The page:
The 6-year oscillation in Length-of-Day

A somewhat hidden cyclic variation in the length-of-day (LOD) in the earth’s rotation, of between 6 and 7 years, was first reported in Ref [1] and analyzed in Ref [2]. Later studies further refined this period [3,4,5] closer to 6 years.

Change in detected LOD follows a ~6-yr cycle, from Ref [3]

It’s well known that the moon’s gravitational pull contributes to changes in LOD [6]. Here is the set of lunar cycles that are applied as a forcing to the ENSO model using LOD as calibration.

The upper two periods (of 13 and 27 days) are well known to contribute to LOD — as [4] states

As the Moon moves around the Earth, due to the tidal effects, the Earth’s inertial moment tensor changes with the lunar orbital periods of 27.7 and 13.7 days. Hence, it is clear that there are variations in the LOD at the periods, charactering [sic] by 27.7 and 13.7 days [6]. Similarly, tidal deformation between the Earth and the Sun system may also causes various periods that are sensed to the Earth’s orbit perturbation. It is responsible for about 10% of the annual and about 50% of the semiannual periods, and other causes could be the seasonal exchange of angular momentum among the solid Earth, atmosphere and the ocean [7]. A quasi-biennial oscillation was observed by many researchers [8–11]. The El Niño-Southern Oscillation in the troposphere-ocean system and the Quasi-Biennial Oscillation in the equatorial stratosphere, accounts for most of the observed quasi-biennial oscillation of LOD [8,9].

The third chart shows a mixed period that results from the nonlinear combination of the above Draconic and Anomalistic signals, following from conventional tidal analysis. Below is what the signal appears like over a wider interval, showing a modulation of 6 years, corresponding to the well-known beat frequency between the two lunar month periods of 27.2122 days and 27.5545 days, i.e. 5.9975 years.

If we assume that at the scale of LOD measurements, that this signal may smooth out, we can perform either a moving average or exponential smoothing to the mixture.  That is shown below, along with the 6-year periodic signal extracted in ref [5]. The periods are nearly commensurate, but ~90° out-of-phase and diverging only slightly (ref [5] states the period as 6.1 yr, while ref [3] says 5.9 yr, so there is uncertainty here).

The consensus that this 6-year signal may be due to “a gravitational coupling mode or fast torsional waves”, and that’s why a damping was applied by [5], to take into account a possible damped resonant response.  Yet, if this 6-year oscillation is instead a forced response due to the mixed nonlinear lunar forcing, this becomes a steady-state response, which will be stationary over time.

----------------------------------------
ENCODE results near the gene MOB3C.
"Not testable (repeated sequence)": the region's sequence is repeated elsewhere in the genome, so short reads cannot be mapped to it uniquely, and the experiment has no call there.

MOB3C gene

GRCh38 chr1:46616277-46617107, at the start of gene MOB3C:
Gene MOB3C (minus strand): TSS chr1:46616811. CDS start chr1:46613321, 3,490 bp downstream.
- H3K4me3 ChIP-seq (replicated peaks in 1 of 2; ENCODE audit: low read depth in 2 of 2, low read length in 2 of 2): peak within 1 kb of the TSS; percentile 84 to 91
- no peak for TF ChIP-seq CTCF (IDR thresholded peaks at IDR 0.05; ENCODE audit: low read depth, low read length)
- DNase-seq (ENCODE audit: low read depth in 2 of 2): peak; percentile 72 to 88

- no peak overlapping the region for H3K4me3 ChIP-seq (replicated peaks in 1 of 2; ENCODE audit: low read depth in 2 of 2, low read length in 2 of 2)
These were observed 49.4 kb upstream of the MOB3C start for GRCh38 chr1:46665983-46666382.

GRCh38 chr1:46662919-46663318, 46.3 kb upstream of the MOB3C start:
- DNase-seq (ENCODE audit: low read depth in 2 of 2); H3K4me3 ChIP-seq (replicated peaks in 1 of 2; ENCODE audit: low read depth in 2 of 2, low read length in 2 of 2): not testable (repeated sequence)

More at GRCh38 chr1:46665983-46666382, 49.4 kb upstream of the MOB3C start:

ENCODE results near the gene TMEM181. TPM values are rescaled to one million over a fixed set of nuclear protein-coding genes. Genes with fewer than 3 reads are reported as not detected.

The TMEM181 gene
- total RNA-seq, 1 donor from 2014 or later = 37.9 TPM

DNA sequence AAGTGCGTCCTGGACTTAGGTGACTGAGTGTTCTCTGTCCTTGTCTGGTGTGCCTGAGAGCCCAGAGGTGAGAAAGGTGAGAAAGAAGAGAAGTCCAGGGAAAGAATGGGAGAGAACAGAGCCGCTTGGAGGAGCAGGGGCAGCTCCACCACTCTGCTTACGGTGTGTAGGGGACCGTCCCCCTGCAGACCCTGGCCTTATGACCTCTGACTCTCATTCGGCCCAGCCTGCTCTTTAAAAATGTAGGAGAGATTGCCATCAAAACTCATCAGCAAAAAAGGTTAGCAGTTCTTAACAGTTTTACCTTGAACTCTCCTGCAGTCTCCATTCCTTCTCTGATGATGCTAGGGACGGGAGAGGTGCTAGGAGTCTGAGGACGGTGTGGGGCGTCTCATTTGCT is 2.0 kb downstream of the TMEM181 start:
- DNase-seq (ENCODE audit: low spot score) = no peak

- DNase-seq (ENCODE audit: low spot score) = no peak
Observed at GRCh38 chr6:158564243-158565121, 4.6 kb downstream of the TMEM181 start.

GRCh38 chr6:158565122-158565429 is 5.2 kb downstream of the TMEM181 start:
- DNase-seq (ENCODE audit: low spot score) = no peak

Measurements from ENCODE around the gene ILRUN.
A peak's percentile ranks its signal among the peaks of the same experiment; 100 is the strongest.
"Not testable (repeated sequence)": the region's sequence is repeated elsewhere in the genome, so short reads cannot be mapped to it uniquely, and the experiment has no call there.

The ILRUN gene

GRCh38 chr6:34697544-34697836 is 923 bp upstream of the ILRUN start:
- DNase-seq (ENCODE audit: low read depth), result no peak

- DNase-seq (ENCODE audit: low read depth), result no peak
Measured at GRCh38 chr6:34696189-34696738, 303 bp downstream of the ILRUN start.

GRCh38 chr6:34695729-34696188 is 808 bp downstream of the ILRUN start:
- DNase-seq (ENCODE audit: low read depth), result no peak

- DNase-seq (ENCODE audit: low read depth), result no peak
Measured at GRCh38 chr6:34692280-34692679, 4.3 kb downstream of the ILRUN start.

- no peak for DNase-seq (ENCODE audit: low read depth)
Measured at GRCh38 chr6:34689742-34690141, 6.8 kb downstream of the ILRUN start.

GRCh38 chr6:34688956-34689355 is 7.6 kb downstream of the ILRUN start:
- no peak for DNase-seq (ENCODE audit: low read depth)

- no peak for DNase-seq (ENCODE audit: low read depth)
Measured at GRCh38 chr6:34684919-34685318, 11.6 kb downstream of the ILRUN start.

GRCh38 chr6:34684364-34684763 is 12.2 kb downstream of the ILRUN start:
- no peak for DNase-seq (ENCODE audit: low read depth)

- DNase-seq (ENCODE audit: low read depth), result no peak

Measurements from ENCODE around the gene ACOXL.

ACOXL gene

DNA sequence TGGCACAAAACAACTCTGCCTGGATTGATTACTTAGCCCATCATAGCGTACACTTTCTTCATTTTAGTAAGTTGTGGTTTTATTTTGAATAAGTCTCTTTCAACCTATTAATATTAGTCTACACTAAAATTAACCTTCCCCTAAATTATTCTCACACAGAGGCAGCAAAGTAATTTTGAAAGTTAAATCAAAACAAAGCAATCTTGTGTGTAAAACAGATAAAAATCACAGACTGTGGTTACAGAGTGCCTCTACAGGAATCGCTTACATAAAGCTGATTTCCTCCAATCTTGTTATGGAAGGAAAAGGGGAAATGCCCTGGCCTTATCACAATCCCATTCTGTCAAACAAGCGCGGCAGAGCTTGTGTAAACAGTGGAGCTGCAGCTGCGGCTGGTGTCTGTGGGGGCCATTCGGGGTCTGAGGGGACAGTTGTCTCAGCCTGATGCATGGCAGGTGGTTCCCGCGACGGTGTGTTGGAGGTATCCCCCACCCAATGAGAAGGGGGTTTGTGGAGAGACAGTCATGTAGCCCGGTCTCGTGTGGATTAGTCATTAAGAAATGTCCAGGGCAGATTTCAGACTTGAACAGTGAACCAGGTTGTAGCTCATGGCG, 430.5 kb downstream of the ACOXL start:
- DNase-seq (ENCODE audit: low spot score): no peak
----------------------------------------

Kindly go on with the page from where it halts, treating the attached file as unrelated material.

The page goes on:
The bottom-line is that if this is the real cause to the correlation, we can use this LOD period as a further calibration to the ENSO model and in particular to the phase of the mixed term, much as we use other lunar data for calibration.


[1] Del Rio, R. Abarca, D. Gambis, and D. A. Salstein. “Interannual signals in length of day and atmospheric angular momentum.” Annales Geophysicae. Vol. 18. No. 3. Springer-Verlag, 2000.

[2] Mound, Jon E., and Bruce A. Buffett. “Detection of a gravitational oscillation in length-of-day.” Earth and Planetary Science Letters 243.3 (2006): 383-389.

[3] Holme, Richard, and O. De Viron. “Characterization and implications of intradecadal variations in length of day.” Nature 499.7457 (2013): 202.

[4] Shen, Wenbin, and Cunchao Peng. “Detection of different-time-scale signals in the length of day variation based on EEMD analysis technique.” Geodesy and Geodynamics 7.3 (2016): 180-186.

[5] Duan, Pengshuo, et al. “Possible damping model of the 6-year oscillation signal in length of day.” Physics of the Earth and Planetary Interiors 265 (2017): 35-42.

[6] B. Fong Chao, “Excitation of Earth’s polar motion by atmospheric angular momentum variations, 1980–1990,” Geophysical research letters, vol. 20, no. 3, pp. 253–256, 1993. See fig below:

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